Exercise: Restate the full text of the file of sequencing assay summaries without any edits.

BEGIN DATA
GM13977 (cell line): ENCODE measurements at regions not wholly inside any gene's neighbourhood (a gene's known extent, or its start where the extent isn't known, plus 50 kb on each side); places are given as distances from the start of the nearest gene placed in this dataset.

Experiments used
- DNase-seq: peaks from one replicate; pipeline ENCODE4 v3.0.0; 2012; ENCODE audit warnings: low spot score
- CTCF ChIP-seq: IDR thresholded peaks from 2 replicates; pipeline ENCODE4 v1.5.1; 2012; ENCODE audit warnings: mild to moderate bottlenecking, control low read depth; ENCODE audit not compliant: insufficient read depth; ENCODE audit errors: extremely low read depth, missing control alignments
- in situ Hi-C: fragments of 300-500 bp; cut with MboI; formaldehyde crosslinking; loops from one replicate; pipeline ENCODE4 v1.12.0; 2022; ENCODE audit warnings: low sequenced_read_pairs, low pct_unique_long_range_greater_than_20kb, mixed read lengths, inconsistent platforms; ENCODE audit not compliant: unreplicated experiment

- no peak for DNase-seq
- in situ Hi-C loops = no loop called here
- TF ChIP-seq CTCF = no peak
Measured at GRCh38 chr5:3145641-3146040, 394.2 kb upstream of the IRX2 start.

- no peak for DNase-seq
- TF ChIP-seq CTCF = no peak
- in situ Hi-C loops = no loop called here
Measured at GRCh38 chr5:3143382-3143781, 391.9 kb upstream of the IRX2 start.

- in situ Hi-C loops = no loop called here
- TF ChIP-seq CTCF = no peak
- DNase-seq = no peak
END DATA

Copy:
GM13977 (cell line): ENCODE measurements at regions not wholly inside any gene's neighbourhood (a gene's known extent, or its start where the extent isn't known, plus 50 kb on each side); places are given as distances from the start of the nearest gene placed in this dataset.

Experiments used
- DNase-seq: peaks from one replicate; pipeline ENCODE4 v3.0.0; 2012; ENCODE audit warnings: low spot score
- CTCF ChIP-seq: IDR thresholded peaks from 2 replicates; pipeline ENCODE4 v1.5.1; 2012; ENCODE audit warnings: mild to moderate bottlenecking, control low read depth; ENCODE audit not compliant: insufficient read depth; ENCODE audit errors: extremely low read depth, missing control alignments
- in situ Hi-C: fragments of 300-500 bp; cut with MboI; formaldehyde crosslinking; loops from one replicate; pipeline ENCODE4 v1.12.0; 2022; ENCODE audit warnings: low sequenced_read_pairs, low pct_unique_long_range_greater_than_20kb, mixed read lengths, inconsistent platforms; ENCODE audit not compliant: unreplicated experiment

- no peak for DNase-seq
- in situ Hi-C loops = no loop called here
- TF ChIP-seq CTCF = no peak
Measured at GRCh38 chr5:3145641-3146040, 394.2 kb upstream of the IRX2 start.

- no peak for DNase-seq
- TF ChIP-seq CTCF = no peak
- in situ Hi-C loops = no loop called here
Measured at GRCh38 chr5:3143382-3143781, 391.9 kb upstream of the IRX2 start.

- in situ Hi-C loops = no loop called here
- TF ChIP-seq CTCF = no peak
- DNase-seq = no peak